Taking opiate drugs always has a cause and an effect which can be most challenging when someone decides to go through detox. To offset withdrawal symptoms, many individuals with an opiate dependency will use Suboxone as a medication to continue daily function and to avoid withdrawal symptoms during the recovery process. However, there is a growing debate over whether or not Suboxone is really a suitable recovery option for opiate recovers to use long term.
Suboxone has gained popularity in recent years because it affects the same receptors in the brain as that of more traditional opiates like heroin, oxycodone or methadone. The claim among many is that Suboxone does not produce the same “high” related to these other substances, so it is thought to be a safe alternative to “harder drugs.”
A more balanced view of Suboxone is that when taken under professional supervision, it can assist with a detox but may turn problematic if an addiction is formed and should be tapered off gradually as soon as possible. The whole purpose of a detox is to bring the individual to a point where they no longer need an opiate drug to get through the day. Because Suboxone can lead to some very dangerous withdrawal symptoms (life-threatening breathing problems, rapid heartbeat, loss of consciousness) so it is reasonable to assume that an individual struggling with an opiate dependency who is serious about getting better would not want to exchange one problem for another or to possibly die from an opiate overdose.
While Suboxone is an opiate that can be substituted for illegal opiates and prescribed by a doctor, many opiate users obtain Suboxone illegally, which gives room for pause as to its actual therapeutic value. Drug addiction occurs as the toxins of the substance accumulate and become trapped within the individual’s fatty tissues after years of drug abuse.
The cleaning and removal of these toxins, commonly referred to as “detoxification,” describes the body’s ability to gradually metabolize these accumulated toxins so that the individual no longer experiences physical cravings for their drug of choice. The process involved with a conventional detox program seems to clash with the true definition of detoxification if a medical professional chooses to substitute one opiate for another to assist in their patient’s recovery. Although prolonged withdrawal may be more uncomfortable, the level of discomfort (with the exception of the most extreme cases of addiction) is often necessary for an individual with an opiate dependency to completely reach recovery.
Although Suboxone is one of the widely used methods used for conventional detox programs, it only addresses the physical aspects of the opiate addiction while bypassing the emotional and mental aspects of drug addiction which are just as important if not more. On the other hand, natural drug detox recovery focuses on diet, nutrition, supplements, vitamins to cleanse and detoxify the client instead of simply switching them to a mild opiate to alleviate withdrawal symptoms which is usually one of the reasons for the failure of traditional treatment and recovery facilities.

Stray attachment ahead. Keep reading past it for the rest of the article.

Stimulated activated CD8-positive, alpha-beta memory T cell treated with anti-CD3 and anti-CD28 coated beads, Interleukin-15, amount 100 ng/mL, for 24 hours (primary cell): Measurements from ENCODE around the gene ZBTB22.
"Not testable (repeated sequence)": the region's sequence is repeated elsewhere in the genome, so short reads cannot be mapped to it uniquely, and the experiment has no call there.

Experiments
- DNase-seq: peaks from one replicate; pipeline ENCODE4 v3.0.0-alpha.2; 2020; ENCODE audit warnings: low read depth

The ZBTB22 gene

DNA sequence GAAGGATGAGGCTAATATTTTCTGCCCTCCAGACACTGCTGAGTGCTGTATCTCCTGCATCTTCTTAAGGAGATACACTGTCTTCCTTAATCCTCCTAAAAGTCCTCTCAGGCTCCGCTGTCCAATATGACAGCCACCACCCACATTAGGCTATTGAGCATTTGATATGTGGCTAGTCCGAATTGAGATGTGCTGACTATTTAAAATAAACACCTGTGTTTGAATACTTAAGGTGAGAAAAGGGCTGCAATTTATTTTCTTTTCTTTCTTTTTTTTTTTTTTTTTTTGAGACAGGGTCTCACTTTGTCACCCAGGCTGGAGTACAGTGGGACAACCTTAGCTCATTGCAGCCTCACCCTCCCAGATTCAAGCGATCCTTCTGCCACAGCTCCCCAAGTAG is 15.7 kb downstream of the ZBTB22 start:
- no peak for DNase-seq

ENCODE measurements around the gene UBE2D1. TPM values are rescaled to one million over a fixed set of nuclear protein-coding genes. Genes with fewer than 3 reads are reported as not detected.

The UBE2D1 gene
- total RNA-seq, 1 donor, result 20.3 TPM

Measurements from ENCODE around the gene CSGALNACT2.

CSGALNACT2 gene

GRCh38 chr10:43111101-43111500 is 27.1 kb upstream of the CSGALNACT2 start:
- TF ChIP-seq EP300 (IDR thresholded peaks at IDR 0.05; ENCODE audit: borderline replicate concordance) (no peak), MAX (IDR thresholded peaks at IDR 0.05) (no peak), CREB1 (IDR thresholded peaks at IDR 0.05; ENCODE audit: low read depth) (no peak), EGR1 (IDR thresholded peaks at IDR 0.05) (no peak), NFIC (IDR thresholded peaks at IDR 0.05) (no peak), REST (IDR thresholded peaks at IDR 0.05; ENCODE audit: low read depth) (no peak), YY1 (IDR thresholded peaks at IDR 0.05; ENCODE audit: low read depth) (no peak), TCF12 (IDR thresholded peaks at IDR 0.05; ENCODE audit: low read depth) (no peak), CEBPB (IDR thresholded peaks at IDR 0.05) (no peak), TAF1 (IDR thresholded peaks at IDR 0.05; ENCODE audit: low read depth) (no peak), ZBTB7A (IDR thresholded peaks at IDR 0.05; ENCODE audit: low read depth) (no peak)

Additionally, a natural recovery detox program will incorporate behavioral steps that will educate the patient as to the benefits of undergoing detox naturally as well as addressing any underlying issues that may have led to opiate abuse in the first place when they enter a facility. The ultimate objective of addiction recovery starts first with a successful detox by accelerating the natural recovery process and not using an opiate-like Suboxone as a cure-all treatment long term with the higher risk of relapsing in the future.
It is understandable that many opiate users desire to stop opiate consumption without going through the array of unwanted withdrawal symptoms that go along with a detox. However, it is wise to consider the lingering effects of taking Suboxone long term. There are a number of detox methods and options available to someone who needs help with an opiate addiction, and seeking help is the first and most important step that they can take toward recovery.
When someone is addicted to drugs such as opiates, they can also develop a physical dependence on a substitute opiate as well over time. It is common knowledge that the detox process can create uncomfortable withdrawal symptoms. Suboxone withdrawal can last for months, and the risk of addiction stems from its largest active ingredient, Buprenorphine HCl, which is also an opiate. However, an individual can minimize the long-term risks of using Suboxone by choosing a detox recovery program that will treat several aspects of a drug addiction naturally to achieve recovery.